“The co­operative banks under the State legislation and multi­ State co­operative banks are ‘banks’ under section 2(1)(c) of Securitisation and Reconstruction of Financial Assets and Enforcement of Security Interest Act, 2002”, held noted.

Case Name: Pandurang Ganpati v. Vishwasrao Patil Murgud Sahakari Bank Ltd [2020 SCC OnLine SC 431]

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Coram: Arun Mishra, Indira Banerjee, Vineet Saran, MR Shah and Aniruddha Bose JJ.

  • State, not Medical Council of India, has power to make reservation for in-service PG candidates in NEET courses

The Constitution Bench held that the Medical Council of India has no power to make any reservation for in-service candidates in postgraduate medical courses in states and that only state is authorized to grant the advantage of reservation of seats to in-service doctors in the NEET PG courses.

Case Name: Tamil Nadu Medical Officers Association & Ors. v. Union of India & Ors. 2020 SCC OnLine SC 699

Coram: Arun Mishra, Indira Banerjee, Vineet Saran, MR Shah and Aniruddha Bose, JJ.

  • Under NDPS Act, merely because informant was investigation officer accused is not entitled to acquittal

The Constitution Bench held that it cannot be held as a general proposition that an accused under Narcotic Drugs and Psychotropic Substances Act, 1985 (NDPS Act) is entitled to acquittal merely because the complainant is the investigating officer

 “…merely because the informant is the investigator, by that itself the investigation would not suffer the vice of unfairness or bias and therefore on the sole ground that informant is the investigator, the accused is not entitled to acquittal. The matter has to be decided on a case to case basis,” it observed.

 Case Name:Mukesh Singh v. State (Narcotic Branch of Delhi)[2020 SCC OnLine SC 700]

Coram: Arun Mishra, Indira Banerjee, Vineet Saran, MR Shah and S Ravindra Bhat, JJ.

  • Consumer Forum has no power to extend time beyond 45 days for opposite party’s version

The 5-judge bench of Supreme Court ruled that the District Forum has no power to extend the time for filing the response to the complaint beyond the period of 15 days in addition to 30 days as is envisaged under Sec 13 of the Consumer Protection Act. Further, it held that the Consumer Protection Act 1986 did not empower the Consumer Forum to extend the time beyond the period of 30 days. The time period provided under Sec13 of the Act is mandatory, and not a directory.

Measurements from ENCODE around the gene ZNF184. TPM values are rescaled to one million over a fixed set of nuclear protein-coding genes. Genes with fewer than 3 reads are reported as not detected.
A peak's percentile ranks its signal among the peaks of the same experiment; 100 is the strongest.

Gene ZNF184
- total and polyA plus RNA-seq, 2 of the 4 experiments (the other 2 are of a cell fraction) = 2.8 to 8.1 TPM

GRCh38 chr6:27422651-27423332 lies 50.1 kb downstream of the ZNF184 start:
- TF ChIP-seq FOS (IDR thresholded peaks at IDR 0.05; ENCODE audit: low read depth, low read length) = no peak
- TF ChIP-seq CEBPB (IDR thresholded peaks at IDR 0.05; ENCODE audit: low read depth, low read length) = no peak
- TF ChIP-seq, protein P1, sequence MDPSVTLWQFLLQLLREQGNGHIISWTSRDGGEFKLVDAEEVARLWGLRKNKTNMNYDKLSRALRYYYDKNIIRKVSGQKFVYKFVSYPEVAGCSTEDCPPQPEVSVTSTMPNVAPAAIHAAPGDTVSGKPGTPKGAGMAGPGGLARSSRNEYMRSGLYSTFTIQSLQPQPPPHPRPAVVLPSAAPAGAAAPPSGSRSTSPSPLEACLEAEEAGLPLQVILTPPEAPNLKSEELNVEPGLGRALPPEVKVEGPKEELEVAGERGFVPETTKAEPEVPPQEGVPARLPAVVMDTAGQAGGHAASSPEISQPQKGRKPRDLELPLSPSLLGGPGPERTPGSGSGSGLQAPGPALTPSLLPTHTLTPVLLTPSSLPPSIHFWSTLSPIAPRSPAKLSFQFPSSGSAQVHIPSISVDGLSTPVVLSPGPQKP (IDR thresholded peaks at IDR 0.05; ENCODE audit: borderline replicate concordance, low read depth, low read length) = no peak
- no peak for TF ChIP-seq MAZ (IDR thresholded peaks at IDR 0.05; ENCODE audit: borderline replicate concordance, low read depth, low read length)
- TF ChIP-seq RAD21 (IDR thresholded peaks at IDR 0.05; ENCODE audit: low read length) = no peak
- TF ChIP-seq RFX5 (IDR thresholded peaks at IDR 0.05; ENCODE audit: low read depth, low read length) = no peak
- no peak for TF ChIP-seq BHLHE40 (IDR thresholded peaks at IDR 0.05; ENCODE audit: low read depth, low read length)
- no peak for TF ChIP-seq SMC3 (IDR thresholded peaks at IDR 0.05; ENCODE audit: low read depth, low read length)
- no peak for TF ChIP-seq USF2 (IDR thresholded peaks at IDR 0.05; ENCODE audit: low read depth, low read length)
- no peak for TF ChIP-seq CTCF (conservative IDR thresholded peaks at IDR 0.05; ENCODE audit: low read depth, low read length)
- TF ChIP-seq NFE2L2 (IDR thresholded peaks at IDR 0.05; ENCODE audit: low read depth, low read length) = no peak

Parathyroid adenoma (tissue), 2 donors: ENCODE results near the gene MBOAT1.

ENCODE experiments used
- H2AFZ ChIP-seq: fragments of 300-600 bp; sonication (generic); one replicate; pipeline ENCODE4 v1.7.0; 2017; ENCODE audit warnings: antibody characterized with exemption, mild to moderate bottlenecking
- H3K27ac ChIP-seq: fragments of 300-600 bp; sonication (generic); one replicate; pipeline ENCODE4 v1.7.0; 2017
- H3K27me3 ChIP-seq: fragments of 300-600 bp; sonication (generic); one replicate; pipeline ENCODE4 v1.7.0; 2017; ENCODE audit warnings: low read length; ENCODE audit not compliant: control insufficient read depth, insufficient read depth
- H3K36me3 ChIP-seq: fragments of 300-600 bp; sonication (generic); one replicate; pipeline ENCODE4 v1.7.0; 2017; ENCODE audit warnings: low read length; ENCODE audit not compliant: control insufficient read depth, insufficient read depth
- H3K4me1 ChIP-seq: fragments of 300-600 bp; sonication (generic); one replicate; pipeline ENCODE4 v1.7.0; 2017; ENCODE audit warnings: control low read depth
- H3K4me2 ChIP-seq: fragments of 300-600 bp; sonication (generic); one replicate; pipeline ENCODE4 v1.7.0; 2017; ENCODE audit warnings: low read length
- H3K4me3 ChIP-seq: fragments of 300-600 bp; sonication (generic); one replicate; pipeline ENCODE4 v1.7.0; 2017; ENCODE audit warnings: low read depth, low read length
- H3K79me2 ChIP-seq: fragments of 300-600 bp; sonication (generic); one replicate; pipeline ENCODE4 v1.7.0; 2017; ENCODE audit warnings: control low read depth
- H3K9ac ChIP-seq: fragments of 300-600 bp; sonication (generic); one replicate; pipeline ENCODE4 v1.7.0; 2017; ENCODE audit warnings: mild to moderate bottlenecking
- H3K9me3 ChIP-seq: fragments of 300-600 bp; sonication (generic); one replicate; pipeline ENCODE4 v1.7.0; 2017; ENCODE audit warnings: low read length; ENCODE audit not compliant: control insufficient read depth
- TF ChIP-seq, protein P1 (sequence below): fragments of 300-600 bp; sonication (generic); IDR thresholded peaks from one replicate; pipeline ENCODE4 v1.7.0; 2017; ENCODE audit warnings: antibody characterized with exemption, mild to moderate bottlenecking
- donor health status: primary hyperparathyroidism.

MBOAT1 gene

Case Name: New India Assurance v. Hilli Multipurpose Cold Storage Pvt. Ltd. [2020 SCC OnLine SC 287]

Coram: Arun Mishra, Indira Banerjee, Vineet Saran, MR Shah and S Ravindra Bhat JJ.

  • Curative petition and stay on execution of 2012 Delhi gang rape convict dismissed

The Bench dismissed the curative petition of a death row convict in the 2012 Delhi gang rape case and vocally rejected the application for stay on execution. On March 20, in a midnight hearing, the Court dismissed the final plea against rejection of mercy petition of the convicts by the President of India.

Case Name: Pawan Kumar Gupta v. State of NCT of Delhi [2020 SCC OnLine SC 264]

Coram: NV Ramana, Arun Mishra, Rohinton Fali Nariman, R Banumathi, Ashok Bhushan, and AS Bopanna JJ

  • Government order providing 100 per cent reservation to teachers belonging to the Scheduled Tribe in Scheduled Areas unconstitutional

The Constitution Bench of the Apex Court held that 100 per cent reservation to teachers belonging to the Scheduled Tribe category at schools situated in “Scheduled Ares” is constitutionally invalid. Further, the Bench quashed the Government order issued by State of Andhra Pradesh that had confirmed total reservation for ST teachers. The Court imposed costs on both Andhra Pradesh & Telangana Government by concluding that there was no rhyme or reason for the State government to resort to 100% reservation.

Case Name: Chebrolu Leela Prasad Rao & Ors. v. State of A.P. & Ors. [2020 SCC OnLine SC 383]

Coram: Arun Mishra, Indira Banerjee, Vineet Saran, MR Shah and Aniruddha Bose JJ.

  • Sub-classification of Scheduled Castes: ‘EV Chinnaiah’ pronouncement requires reconsideration

A five-judge bench of the Supreme Court will reconsider the correctness of its 2005 decision of EV Chinnaiah v. State of AP [(2005) 1 SCC 394] which had held that the Scheduled Castes form a homogenous class and there cannot be any sub-division. The Bench referred the matter to a larger bench that will now scrutinize the issue.

“Reservation was not contemplated for all the time by the framers of the Constitution. On the one hand, there is no exclusion of those who have come up, on the other hand, if sub-classification is denied, it would defeat right to equality by treating unequal as equal,” it observed.

Case Name: The State of Punjab & Ors. v.  Davinder Singh & Ors. [2020 SCC OnLine SC 677]

Coram: Arun Mishra, Indira Banerjee, Vineet Saran, MR Shah and Aniruddha Bose, JJ.

  • Both the Centre and the State have concurrent powers to fix the prices of sugarcane

A Constitution Bench of the Supreme Court ruled that both the Centre and the State have concurrent powers to fix the prices of sugarcane. Simultaneously, the price’ fixed by the State Government for sugarcane cannot be lower than the ‘minimum price’ fixed by the centre. Further, the Court added that it is open to the States to fix the price higher than the price fixed by the Centre.

Case Name: West U P Sugar Mills Association & Ors V/S State Of Uttar Pradesh [Civil Appeal No. 7508 of 2005]

Coram: Justices Arun Mishra, Indira Banerjee, M R Shah, Vineet Saran and Ravindra Bhat.

The Constitution Bench judgments/orders of the Supreme Court, 2020